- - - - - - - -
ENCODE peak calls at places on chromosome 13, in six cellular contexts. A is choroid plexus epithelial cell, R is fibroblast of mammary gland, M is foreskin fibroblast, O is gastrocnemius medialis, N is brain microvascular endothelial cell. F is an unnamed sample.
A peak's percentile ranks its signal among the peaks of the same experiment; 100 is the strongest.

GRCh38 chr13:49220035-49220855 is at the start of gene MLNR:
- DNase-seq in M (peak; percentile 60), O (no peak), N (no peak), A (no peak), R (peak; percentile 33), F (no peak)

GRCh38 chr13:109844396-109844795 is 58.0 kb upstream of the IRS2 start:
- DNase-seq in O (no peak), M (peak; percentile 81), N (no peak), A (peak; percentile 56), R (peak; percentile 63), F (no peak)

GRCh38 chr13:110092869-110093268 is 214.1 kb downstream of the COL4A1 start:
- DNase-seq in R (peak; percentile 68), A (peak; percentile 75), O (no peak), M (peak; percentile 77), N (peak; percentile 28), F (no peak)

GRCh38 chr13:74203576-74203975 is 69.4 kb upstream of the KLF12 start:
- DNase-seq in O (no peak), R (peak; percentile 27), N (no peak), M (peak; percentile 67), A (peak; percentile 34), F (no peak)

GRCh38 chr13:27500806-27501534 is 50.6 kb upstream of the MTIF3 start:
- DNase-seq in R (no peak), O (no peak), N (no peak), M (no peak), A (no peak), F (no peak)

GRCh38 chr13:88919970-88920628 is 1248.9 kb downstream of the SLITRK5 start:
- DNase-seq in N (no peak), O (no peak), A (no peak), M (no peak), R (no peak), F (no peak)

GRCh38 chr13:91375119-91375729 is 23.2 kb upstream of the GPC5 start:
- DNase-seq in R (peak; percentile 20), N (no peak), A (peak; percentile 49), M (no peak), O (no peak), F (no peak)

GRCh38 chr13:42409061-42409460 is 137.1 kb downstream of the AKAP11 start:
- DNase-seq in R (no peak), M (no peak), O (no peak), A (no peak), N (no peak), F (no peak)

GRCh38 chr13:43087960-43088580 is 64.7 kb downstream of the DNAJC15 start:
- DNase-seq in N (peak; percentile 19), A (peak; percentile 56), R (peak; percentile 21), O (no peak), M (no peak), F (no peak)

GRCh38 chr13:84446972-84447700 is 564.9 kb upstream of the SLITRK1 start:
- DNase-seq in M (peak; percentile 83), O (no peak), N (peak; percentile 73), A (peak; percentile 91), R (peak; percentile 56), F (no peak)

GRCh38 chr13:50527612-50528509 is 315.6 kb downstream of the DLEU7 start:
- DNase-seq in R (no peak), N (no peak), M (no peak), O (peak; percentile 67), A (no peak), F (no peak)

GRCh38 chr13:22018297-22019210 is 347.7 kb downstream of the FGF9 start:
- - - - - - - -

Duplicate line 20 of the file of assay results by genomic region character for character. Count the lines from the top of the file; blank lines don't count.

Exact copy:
- DNase-seq in N (peak; percentile 19), A (peak; percentile 56), R (peak; percentile 21), O (no peak), M (no peak), F (no peak)